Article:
If anyone has been following my Bizarre Natural Phenomena Series from its very first episode, you'd remember Volcanic Lightning (you can refresh your knowledge here: Bizarre Natural Phenomena Vol.1 - Volcanic Lightning AKA Dirty Thunderstorm).
In case you have never heard of the term before, let me explain it in short:
Volcanic lightning is referred to discharges within volcanic ash plumes. Electrification of ash particles is believed to be caused by the plume's air dynamics. As the violent, overpressurized gases are spewed out of the erupting crater, particles get charged within the growing dark plume. Short discharges start occurring and lightning lasts longer and longer as more time from the original eruption passes. Flashes of lightning have no preferred path, but most of them appear downwards , especially as the plume keeps transitioning through its standard phases.
Particle segregation by turbulent flow in volcanic jets promoted by the gas overpressure at the vent is responsible for the early electrification of particles and for the chaotic distribution of charges in the growing plume, which promote short discharges with tortuous paths and no preferential direction of propagation. The maximum length of lightning flashes increases with time from the onset of the explosion. Organization of charges may be achieved at later stages when the plume transitions from the jet phase to the convective phase, which possibly promotes the generation of longer, more vertical cloud‐to‐ground flashes. 
How did they hear it?
Up until now it was difficult to distinguish the sounds of an exploding volcano. A raging hole throwing up Hell's guts on Earth with defeaning roars did not allow human ears to discern the rumbles of the explosion from the thunder of the discharges. The circumstances were just perfect during two eruptions of Bogoslof volcano on the Aleutian Islands (Alaska); one eruption happened on 8th March and another one on 10th June, 2017 .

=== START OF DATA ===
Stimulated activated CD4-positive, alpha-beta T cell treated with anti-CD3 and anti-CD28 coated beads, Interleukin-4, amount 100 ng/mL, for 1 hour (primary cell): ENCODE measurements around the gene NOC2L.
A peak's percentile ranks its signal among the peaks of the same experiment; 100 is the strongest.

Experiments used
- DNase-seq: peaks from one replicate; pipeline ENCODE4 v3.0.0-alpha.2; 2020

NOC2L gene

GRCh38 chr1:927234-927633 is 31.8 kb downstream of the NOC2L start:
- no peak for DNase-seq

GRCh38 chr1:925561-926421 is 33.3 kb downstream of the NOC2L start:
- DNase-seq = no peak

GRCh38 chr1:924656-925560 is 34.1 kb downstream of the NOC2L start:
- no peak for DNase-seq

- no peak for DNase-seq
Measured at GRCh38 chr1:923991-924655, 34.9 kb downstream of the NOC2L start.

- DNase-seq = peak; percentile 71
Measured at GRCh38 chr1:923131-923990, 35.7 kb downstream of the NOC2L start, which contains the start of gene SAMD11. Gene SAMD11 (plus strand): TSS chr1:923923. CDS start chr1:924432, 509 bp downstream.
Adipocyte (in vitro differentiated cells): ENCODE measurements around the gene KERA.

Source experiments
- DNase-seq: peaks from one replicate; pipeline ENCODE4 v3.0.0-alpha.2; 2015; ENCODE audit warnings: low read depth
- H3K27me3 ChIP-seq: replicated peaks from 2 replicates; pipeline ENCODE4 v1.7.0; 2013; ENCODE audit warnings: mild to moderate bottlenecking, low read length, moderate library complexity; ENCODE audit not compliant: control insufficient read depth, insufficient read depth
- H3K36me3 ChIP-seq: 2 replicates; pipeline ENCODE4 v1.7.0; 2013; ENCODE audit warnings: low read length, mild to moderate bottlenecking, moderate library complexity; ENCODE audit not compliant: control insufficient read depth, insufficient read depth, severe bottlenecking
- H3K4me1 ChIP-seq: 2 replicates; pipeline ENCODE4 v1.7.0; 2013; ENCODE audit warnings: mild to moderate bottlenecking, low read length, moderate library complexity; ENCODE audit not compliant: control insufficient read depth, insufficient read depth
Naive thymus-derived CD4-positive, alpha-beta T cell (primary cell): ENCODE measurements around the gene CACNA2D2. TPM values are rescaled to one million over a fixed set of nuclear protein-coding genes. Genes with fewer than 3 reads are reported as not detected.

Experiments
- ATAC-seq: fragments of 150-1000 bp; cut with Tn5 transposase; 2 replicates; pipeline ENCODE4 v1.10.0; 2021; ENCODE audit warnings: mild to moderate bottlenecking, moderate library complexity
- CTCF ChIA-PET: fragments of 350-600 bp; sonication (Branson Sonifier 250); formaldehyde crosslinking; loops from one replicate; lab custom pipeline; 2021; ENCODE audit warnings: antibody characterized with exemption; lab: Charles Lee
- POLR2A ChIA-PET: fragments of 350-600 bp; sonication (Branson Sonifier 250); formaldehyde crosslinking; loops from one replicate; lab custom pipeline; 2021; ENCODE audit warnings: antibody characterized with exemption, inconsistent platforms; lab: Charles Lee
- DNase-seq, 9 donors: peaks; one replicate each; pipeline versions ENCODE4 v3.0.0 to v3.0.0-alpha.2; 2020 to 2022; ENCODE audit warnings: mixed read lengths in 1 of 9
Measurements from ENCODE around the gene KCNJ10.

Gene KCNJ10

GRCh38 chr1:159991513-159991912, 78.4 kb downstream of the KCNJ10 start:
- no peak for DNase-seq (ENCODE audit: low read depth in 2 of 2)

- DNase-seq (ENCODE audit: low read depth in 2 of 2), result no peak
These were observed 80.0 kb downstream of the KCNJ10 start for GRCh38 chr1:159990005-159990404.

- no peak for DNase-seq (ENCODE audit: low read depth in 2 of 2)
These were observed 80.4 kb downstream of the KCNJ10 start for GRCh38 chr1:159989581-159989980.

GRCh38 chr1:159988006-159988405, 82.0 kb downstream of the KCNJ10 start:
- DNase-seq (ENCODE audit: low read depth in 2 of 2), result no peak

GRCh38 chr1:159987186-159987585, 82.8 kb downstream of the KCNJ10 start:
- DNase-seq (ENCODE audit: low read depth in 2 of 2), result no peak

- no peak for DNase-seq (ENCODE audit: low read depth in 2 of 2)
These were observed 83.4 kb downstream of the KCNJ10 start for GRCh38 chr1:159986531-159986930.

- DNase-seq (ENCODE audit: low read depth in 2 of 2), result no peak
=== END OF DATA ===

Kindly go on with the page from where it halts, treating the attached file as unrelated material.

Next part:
In this study researchers set up microphone arrays 60 km away from Bogolosof that picked up the sounds after the lightning strikes had occurred  (remember, light travels faster than sound, so the thunder would reach the microphones later). When studying the sound recordings side by side with the lightning strikes map, they managed to match the sounds with the lightning (taking into account the time delay of the sound signals compared with the flashes).
The team saw that the intensity of the sound matched that of the light and deduced that they may be able to predict the "behavior" of the plume. By studying the sounds of a dirty thunderstorm, scientists can "track" the position of the lightning within the plume. This allows them to predict the amount of ash that has been erupted and the sizes the plume can reach .
Why is it important?
Predicting the size of a volcanic plume is very significant for the safety of air travel. Flying through a volcanic plume is very dangerous, so being able to tell how the plume will "behave" is of critical importance.
Push the play button to hear it
The rumbling noise is the eruption and the pops and cracks are the sounds of thunder. It's not a song exactly, like I said in the title but still it is Nature's music!
Thank you so much for your time!
Until my next post,
Steem on and keep smiling, people!